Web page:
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Old 28th July 2010, 07:54 PM   #31
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I was imagining...

Main amp with sub. Out > active filter > left amp > voice coil 1
-------------------------------------> right amp > voice coil 2

(sorry about the dashes, couldn't find a placeholder...)

You keep the advantages of a DVC system.
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Old 28th July 2010, 08:33 PM   #32
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Quote:
Originally Posted by Cal Weldon View Post
The signals are either in phase, mono or summed to center in the frequencies that would normally be sent to a subwoofer.


See above. You guys are worrying about the wrong things.
Have you ever looked at a lowpassed signal on a XY scope?

sub 80Hz are often out of phase, varying in strength and doing any other type of pirouette.
You can not assume the bass signal to be mono because it is simply not true in reality. Many say it should but I have seen numerous new recordings with varying content between the channels.
Sure many do have mono content in the bass region but even in those recordings they are differences.

Sending each half of a stereo signal to a DVC driver will cause unexpected things to happen.

Take a for example a simple pan. One VC will start with the full signal and one with nothing.
First of all you are now using half the motor strength. Second you are dissipating a lot of back EMF into the other channel.
At the middle if the pan you VCs are working together giving full strength.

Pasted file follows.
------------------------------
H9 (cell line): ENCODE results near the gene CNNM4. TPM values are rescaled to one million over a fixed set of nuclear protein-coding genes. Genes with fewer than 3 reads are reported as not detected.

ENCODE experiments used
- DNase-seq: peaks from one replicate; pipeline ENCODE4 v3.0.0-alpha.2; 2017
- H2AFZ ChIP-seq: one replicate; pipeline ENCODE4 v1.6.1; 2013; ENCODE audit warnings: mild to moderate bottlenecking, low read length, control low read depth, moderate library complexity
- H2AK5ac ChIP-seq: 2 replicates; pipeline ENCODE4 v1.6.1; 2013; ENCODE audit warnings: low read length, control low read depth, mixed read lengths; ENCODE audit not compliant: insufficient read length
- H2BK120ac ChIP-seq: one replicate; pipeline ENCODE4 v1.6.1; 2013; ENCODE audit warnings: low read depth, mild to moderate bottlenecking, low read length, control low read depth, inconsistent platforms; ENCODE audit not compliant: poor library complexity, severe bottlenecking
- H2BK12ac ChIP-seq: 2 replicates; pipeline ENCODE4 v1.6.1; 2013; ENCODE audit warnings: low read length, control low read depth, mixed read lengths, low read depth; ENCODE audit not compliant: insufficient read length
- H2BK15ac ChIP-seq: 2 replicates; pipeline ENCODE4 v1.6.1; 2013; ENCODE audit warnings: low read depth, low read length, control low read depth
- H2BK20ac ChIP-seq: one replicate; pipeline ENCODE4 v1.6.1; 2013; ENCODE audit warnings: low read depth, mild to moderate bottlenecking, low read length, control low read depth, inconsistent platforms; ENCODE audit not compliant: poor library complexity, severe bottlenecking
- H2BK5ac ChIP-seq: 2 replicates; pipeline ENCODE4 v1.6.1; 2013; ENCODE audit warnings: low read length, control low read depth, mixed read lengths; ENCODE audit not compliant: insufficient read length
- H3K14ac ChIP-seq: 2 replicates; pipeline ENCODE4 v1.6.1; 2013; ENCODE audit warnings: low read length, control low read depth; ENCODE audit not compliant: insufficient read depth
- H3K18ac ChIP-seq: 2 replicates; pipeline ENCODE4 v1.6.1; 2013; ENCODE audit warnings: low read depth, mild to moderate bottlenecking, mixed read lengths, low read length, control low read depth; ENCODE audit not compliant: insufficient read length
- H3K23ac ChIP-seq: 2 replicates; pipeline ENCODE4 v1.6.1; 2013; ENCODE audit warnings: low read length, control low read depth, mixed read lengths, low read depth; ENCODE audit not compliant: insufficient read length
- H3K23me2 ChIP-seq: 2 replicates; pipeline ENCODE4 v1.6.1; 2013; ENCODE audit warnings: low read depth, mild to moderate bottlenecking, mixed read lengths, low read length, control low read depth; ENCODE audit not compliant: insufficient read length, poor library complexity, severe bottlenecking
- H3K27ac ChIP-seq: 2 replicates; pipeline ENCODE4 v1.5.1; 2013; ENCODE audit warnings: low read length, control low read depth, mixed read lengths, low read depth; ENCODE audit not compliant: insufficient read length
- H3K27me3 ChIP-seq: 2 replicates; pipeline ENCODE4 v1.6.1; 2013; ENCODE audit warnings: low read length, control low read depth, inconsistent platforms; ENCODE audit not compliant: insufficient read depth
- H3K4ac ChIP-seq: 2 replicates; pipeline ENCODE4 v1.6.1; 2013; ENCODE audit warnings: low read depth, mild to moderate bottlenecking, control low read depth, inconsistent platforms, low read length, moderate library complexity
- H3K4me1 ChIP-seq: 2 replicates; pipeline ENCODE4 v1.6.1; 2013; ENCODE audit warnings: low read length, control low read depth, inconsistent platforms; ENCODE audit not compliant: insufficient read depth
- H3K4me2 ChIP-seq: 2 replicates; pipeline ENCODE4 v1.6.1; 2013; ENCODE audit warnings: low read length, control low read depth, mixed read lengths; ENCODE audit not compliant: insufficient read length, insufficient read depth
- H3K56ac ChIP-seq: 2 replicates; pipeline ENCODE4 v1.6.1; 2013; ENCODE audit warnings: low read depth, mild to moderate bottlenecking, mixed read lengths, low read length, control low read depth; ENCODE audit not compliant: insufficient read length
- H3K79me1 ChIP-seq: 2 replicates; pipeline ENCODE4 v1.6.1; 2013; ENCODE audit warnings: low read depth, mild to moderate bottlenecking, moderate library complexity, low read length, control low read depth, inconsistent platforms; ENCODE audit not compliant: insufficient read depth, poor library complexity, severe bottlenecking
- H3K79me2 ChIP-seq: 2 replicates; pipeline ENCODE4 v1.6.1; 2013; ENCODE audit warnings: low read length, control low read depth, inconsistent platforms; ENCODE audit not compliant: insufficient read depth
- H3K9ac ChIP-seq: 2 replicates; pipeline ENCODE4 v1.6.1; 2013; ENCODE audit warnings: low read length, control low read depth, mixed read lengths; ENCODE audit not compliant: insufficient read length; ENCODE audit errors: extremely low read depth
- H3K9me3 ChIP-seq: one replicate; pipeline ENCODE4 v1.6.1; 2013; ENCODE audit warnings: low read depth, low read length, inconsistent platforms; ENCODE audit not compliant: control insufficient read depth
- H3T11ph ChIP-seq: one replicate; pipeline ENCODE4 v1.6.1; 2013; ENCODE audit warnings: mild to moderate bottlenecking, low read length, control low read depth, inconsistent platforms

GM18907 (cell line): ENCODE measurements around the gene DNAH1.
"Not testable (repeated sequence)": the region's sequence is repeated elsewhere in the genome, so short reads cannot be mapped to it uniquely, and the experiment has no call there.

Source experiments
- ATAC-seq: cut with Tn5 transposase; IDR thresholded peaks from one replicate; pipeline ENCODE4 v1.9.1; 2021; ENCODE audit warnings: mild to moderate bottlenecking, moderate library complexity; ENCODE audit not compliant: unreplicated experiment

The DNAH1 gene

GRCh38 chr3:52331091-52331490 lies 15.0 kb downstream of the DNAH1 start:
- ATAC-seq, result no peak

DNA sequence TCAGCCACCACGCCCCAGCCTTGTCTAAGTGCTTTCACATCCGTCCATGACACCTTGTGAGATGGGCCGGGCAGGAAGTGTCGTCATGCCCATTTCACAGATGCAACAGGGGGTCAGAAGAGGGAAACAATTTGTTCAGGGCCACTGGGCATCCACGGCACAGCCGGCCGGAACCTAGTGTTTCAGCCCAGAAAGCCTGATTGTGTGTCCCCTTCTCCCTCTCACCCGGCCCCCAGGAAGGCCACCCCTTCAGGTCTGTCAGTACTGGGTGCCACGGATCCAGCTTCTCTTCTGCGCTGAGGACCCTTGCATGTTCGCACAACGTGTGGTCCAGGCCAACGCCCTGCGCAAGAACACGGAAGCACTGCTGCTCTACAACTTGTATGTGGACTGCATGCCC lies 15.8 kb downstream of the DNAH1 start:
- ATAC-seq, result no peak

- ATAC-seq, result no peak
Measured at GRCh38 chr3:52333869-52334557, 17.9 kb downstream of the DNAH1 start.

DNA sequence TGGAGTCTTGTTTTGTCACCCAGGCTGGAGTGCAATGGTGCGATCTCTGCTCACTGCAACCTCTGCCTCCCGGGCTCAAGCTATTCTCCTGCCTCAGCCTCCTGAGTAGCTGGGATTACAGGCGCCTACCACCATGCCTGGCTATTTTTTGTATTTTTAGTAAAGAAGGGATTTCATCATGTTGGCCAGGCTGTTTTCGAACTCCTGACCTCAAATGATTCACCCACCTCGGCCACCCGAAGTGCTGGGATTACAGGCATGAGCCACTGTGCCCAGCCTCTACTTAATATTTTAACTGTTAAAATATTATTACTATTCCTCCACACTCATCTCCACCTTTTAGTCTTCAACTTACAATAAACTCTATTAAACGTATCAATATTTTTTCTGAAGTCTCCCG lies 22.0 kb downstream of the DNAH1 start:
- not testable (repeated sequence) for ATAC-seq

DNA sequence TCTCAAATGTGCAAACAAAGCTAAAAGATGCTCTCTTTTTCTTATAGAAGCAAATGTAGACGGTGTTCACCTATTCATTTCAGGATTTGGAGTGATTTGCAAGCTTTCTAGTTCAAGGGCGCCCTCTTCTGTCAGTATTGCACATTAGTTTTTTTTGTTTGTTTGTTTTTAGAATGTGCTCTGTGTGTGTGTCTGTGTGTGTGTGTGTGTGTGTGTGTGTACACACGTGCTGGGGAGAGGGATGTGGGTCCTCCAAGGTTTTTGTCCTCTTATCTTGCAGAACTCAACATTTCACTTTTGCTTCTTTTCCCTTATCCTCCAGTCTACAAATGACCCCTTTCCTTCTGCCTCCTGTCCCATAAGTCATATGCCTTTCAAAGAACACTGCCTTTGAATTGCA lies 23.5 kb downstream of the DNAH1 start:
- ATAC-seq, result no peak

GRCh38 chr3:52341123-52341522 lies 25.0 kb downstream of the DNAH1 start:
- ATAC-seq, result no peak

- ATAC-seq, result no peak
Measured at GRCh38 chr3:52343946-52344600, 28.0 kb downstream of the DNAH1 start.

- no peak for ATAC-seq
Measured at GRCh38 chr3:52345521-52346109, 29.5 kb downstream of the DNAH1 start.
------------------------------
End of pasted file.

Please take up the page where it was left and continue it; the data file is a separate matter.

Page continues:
This will give different Qes and BL through the pan.

Now a pan might not happen like that but much content bounce around at times and I would expect the sound to change to the worse.

Electronic music should have the habit to sum it to center right?
Well I guess not as I see a lot of O, ah and squiggles.


Using two amps to power a DVC is fine. Just make sure the signal is the same.
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Old 28th July 2010, 10:16 PM   #33
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Originally Posted by Boscoe View Post
okay that helps what would I need at the INV, NOR and SEL connections?
A changeover switch goes there. SEL is the selecting bit, NOR is to route normal-phase signals and INV is to route inverted-phase signals.
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Old 28th July 2010, 10:37 PM   #34
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If you were listening from down the hall, would you know if somebody pressed the "MONO" button? Even if you could detect the change (as you likely would), would it sound worse?

I don't know. Anybody know?

Footnote: "listening" to visual traces can be misleading.
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Old 29th July 2010, 11:36 AM   #35
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Bypass any potential problems by feeding both amps with the same signal. (summed to mono and low passed).

David, perhaps look at it from an artist's/recording studio's point of view. Most "hifi"s are small affairs, often put on a shelf. There would be no point what so ever in including bass that was out of phase between channels, as it would simply cancel out, and not be reproduced. That's also why few bother with low bass (<40Hz) any more - 99% of systems won't reproduce it.

You say there's differences between the channels where it's summed to mono. How have you tested this? Exactly how much difference is there?

bentoronto, I shall try flicking between mono and stereo, see if anything turns up...
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Old 29th July 2010, 12:06 PM   #36
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Quote:
Originally Posted by chris661 View Post
Bypass any potential problems by feeding both amps with the same signal. (summed to mono and low passed).

David, perhaps look at it from an artist's/recording studio's point of view. Most "hifi"s are small affairs, often put on a shelf. There would be no point what so ever in including bass that was out of phase between channels, as it would simply cancel out, and not be reproduced. That's also why few bother with low bass (<40Hz) any more - 99% of systems won't reproduce it.